Interestingly, at least from a gold trader’s perspective, while the markets remained in a risk-off posture it seemed as though Tuesday’s rush into US Dollar cash to the exclusion of other safe havens may have been overdone. It would be an exaggeration to say that the Greenback was considerably weaker in Wednesday trading, but it’s the momentum was far less than we saw in the day prior. US Treasury debt prices reflected this as well. The release of pressure allowed precious metals to take back some ground, and gold spot prices rallied as high as $1913/oz in mid-morning trading. Silver made it to $24.50.
Although both metals weakened from the peaks as trading progressed in the afternoon, from a technical aspect it was a positive development for prices looking into the near future. On the gold chart, $1900 appears to be unreliable as either support or resistance right now but that could change if prices are given the opportunity to consolidate just above or below the mark.
Thursday: Gold’s Rebound Continued as the US Labor Market Outlook Darkened
Through the tail end of the week so far, the yellow metal has been allowed to do just that and Thursday’s market trading actually suggests that there’s a little more room to the upside for gold than to the downside, speaking about near-term outlook.
It was a fairly calm day in terms of economic data or (relevant) news flow. The key point, and one that will impact investors’ assessments of US economic strength heading into 2021, was a considerable jump in the already too-high rate of new applications for unemployment assistance.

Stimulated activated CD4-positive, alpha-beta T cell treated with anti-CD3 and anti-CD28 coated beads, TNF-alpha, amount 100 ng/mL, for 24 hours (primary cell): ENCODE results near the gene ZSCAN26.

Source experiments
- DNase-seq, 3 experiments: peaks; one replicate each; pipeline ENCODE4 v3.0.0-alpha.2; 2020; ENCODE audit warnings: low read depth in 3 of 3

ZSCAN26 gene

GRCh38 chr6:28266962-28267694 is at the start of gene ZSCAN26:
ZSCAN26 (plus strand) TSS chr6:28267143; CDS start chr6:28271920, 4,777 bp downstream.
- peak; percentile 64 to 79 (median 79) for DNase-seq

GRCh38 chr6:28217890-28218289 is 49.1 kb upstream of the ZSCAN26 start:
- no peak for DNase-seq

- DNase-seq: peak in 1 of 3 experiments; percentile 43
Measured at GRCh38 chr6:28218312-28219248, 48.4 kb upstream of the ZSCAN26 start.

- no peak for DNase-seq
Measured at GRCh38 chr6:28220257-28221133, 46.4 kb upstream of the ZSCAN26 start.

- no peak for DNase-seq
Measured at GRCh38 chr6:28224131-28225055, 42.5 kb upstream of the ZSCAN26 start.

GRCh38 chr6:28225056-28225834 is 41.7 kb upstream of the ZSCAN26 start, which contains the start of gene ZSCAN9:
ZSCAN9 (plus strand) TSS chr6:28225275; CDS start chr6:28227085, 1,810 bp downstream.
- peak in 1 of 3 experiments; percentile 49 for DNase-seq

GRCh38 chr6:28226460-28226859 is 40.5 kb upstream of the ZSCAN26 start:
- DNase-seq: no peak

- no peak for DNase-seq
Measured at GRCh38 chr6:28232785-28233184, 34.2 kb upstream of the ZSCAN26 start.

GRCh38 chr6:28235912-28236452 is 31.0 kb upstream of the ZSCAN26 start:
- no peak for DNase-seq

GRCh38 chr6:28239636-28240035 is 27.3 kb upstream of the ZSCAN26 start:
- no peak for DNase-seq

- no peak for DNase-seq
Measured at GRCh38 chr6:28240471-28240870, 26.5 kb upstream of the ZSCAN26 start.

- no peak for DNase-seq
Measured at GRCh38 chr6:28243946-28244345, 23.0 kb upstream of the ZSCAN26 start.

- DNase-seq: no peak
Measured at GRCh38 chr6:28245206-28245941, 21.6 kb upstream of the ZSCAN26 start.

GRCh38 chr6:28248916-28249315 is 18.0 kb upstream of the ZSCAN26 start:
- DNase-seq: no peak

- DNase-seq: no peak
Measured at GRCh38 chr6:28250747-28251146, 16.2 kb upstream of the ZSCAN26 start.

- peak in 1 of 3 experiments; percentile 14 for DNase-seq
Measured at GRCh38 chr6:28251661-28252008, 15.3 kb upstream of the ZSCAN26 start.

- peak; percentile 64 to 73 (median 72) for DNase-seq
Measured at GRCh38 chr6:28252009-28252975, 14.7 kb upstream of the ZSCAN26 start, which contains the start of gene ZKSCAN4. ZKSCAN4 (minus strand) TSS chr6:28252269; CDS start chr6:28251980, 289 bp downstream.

BREAKING: U.S. jobless claims reach 840,000 as layoffs remain high 7 months after virus struck economy https://t.co/l3d8Ncbre3
— The Associated Press (@AP) October 8, 2020
New weekly data registering near-enough to 900,000 lost jobs is bad enough, last week’s mildly disappointing number getting revised a bit higher as well is also a blow to the labor market outlook as the US continues struggling to make a real recovery with consumers and firms alike floundering for lack of any help from Congress or the Trump administration.
Gold prices weren’t immediately activated on the news, as the US Dollar again was the primary beneficiary of risk-aversion. But ultimately Thursday’s dynamic among the key safe havens assets was much like the day prior: The Greenback and US Treasury prices held onto a lot of the week’s new positions, but their momentum slowed as more investors stepped back into the precious metals and broader commodity space. Sitting at a daily low as the US trading day began, gold prices had solid upward momentum all throughout Thursday. The yellow metal closed at a daily high just below $1910 (spot,) even as US equities in the afternoon made back a majority of losses for the day.
Friday: Solid Retail Numbers Have Goosed Equity Buying, but Gold Prices Continue to Hold
Finishing the trading week, gold prices have endured some up-and-down trading since Thursday evening’s close but, at the time of writing, seems to finally be building more reliable support at $1900/oz. Equity markets in the US appear set to break a three-day losing streak, thanks to a big boost on the back of Friday morning’s retail data which strongly out performed. That same shift back to some degree of risk-on asset buying has clipped gold’s wings a bit, but the yellow metal still appears likely to close the week above $1900/oz.
The economic calendar for next week is exceptionally light; Just as well. As we move one week closer to it, the potential chaos of the US federal elections in November and the still-uncertain picture of what will follow are expected to dominate the sentiment and positioning around risk-correlated assets like gold.
For now, traders, I hope you can get out and safely enjoy your weekend for the next couple of days. After that, I’ll see everyone back here on Monday for our preview of the week ahead.